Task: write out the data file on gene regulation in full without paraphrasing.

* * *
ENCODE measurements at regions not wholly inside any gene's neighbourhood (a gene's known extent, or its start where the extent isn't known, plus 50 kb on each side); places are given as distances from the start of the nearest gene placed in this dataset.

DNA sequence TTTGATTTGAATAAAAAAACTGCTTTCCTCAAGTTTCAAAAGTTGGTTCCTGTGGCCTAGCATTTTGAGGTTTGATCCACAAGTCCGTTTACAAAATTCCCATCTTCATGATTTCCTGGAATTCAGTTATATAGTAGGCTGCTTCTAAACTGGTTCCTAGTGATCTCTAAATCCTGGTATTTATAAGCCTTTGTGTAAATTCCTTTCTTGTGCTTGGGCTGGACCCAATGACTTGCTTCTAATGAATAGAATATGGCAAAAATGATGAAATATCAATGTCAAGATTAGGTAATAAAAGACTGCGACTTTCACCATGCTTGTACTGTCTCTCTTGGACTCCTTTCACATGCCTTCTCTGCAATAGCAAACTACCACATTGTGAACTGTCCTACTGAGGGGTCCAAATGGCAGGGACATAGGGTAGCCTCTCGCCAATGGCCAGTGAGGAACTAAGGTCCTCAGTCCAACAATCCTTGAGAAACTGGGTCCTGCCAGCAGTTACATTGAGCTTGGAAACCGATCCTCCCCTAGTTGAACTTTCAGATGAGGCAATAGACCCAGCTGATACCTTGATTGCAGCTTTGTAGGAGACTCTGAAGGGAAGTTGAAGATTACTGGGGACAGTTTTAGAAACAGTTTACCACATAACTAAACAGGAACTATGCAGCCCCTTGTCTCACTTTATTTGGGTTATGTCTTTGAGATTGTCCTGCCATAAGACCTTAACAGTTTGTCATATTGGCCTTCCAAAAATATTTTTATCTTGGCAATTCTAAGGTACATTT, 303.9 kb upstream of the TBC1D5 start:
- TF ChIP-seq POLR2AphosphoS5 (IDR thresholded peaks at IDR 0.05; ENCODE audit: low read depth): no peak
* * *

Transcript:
ENCODE measurements at regions not wholly inside any gene's neighbourhood (a gene's known extent, or its start where the extent isn't known, plus 50 kb on each side); places are given as distances from the start of the nearest gene placed in this dataset.

DNA sequence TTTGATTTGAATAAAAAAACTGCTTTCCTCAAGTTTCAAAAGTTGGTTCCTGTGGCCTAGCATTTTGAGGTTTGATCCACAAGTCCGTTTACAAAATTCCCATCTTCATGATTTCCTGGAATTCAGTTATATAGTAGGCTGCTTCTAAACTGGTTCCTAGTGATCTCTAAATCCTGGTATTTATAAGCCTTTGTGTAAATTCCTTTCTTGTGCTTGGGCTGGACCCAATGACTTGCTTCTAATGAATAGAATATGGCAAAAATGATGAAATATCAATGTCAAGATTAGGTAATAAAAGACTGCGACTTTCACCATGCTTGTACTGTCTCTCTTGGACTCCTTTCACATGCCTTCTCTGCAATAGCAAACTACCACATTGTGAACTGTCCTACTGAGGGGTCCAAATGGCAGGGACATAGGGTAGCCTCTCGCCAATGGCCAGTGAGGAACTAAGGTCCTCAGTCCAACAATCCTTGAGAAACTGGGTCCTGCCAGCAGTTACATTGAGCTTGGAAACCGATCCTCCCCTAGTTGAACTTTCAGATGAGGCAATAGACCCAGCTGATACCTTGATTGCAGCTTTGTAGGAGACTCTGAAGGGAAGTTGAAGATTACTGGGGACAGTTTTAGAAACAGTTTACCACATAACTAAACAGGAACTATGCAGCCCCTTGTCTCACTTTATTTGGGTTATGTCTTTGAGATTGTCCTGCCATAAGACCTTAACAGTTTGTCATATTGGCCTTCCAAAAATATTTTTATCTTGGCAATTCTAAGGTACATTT, 303.9 kb upstream of the TBC1D5 start:
- TF ChIP-seq POLR2AphosphoS5 (IDR thresholded peaks at IDR 0.05; ENCODE audit: low read depth): no peak